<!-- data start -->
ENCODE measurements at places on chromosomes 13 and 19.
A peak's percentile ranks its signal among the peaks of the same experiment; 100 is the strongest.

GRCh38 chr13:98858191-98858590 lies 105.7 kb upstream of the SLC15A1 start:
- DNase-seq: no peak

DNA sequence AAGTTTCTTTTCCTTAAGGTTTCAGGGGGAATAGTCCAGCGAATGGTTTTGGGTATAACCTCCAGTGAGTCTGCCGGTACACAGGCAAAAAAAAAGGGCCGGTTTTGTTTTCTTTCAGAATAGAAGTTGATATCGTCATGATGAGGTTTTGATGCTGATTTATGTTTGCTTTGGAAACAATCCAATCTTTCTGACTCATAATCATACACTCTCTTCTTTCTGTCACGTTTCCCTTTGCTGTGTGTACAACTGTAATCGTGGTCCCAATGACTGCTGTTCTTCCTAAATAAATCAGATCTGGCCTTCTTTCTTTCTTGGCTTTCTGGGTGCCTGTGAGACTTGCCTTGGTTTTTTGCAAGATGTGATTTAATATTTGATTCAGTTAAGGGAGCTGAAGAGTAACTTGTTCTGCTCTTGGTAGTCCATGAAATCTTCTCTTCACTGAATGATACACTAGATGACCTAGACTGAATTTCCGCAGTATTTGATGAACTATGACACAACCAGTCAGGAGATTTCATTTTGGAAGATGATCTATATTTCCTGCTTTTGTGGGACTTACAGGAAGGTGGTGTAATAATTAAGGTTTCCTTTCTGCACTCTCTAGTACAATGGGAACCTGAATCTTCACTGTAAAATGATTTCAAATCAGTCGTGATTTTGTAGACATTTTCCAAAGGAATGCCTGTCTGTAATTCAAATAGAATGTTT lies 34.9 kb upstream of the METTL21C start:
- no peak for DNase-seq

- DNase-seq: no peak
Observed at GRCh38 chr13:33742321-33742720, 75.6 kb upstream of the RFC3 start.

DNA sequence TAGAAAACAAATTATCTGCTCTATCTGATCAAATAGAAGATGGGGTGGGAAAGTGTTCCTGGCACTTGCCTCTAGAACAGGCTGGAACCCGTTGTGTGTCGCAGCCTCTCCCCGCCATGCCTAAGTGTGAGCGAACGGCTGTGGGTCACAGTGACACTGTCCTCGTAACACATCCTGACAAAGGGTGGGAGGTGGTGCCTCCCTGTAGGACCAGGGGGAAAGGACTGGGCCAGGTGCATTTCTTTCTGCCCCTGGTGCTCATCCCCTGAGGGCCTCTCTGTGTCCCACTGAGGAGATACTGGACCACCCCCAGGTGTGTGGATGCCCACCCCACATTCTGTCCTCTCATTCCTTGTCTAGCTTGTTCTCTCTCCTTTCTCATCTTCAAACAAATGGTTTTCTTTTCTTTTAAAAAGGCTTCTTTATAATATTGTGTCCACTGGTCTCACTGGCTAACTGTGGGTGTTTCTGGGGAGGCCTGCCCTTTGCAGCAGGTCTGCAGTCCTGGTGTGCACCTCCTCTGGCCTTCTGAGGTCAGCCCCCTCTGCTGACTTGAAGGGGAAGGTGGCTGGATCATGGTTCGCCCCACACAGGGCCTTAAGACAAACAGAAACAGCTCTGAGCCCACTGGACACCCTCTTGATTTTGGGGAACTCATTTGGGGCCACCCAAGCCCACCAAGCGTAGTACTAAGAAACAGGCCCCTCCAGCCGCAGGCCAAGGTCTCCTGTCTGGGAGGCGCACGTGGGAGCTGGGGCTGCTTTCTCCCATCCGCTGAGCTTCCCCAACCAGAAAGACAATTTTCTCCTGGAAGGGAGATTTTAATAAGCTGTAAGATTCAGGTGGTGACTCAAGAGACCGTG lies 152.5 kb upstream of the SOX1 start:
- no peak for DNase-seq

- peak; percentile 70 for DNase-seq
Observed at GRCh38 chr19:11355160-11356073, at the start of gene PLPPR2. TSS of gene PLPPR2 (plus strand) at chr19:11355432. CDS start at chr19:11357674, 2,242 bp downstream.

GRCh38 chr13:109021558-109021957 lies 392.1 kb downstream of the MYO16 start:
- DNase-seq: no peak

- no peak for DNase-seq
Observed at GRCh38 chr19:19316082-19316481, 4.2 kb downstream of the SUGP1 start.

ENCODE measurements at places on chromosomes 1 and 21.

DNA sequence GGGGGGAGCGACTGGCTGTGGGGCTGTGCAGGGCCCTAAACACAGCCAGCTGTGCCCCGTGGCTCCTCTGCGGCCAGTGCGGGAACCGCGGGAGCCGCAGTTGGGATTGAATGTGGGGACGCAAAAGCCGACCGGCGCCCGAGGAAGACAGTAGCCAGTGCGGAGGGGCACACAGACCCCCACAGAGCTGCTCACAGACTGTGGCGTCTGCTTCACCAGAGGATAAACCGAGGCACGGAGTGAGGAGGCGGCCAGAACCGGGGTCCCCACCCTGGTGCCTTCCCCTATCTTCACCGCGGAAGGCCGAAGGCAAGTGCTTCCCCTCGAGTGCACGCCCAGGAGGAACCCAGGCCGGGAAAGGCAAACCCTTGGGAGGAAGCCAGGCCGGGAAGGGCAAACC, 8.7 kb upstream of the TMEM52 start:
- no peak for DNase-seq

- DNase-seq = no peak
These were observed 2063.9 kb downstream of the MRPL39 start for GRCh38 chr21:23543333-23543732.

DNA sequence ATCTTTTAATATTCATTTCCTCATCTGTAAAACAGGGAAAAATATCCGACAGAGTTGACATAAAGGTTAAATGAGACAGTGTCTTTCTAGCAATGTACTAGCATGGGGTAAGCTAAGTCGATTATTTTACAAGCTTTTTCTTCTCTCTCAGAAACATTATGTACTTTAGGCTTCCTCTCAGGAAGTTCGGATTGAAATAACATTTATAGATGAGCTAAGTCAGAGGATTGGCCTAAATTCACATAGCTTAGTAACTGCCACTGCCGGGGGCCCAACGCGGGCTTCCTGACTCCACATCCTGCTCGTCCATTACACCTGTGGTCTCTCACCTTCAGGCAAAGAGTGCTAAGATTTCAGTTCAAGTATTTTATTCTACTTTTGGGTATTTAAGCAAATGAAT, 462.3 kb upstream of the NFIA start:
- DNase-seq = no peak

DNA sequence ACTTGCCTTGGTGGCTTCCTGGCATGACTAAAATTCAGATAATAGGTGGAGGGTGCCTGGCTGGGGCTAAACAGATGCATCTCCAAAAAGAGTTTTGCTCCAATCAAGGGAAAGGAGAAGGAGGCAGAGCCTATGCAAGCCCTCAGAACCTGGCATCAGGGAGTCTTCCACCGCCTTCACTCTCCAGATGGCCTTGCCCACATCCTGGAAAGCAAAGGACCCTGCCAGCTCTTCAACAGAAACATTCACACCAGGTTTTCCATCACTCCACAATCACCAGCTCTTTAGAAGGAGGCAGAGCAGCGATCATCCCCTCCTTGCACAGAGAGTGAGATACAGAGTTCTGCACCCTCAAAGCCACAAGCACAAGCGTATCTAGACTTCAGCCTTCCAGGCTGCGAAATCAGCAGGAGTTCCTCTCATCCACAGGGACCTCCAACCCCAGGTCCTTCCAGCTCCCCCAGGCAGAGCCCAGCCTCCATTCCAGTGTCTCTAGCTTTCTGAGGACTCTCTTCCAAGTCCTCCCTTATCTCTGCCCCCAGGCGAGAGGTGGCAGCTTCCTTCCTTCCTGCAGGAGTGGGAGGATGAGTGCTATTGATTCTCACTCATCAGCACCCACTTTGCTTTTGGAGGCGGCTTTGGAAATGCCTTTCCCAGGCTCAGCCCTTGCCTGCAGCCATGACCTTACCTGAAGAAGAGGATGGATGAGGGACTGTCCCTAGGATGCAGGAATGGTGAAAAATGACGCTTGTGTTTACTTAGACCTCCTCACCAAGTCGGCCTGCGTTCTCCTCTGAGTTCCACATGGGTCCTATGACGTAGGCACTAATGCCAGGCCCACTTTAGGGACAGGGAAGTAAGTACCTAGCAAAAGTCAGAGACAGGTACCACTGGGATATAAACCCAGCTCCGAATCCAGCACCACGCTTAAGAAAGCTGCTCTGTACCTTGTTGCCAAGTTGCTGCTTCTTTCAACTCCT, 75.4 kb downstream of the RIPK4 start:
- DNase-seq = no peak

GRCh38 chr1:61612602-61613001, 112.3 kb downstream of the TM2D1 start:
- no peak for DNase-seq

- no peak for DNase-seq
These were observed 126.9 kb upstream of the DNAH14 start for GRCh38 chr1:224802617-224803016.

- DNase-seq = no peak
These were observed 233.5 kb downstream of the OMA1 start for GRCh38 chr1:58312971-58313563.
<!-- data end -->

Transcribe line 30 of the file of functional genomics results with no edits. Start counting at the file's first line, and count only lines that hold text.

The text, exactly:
- DNase-seq = no peak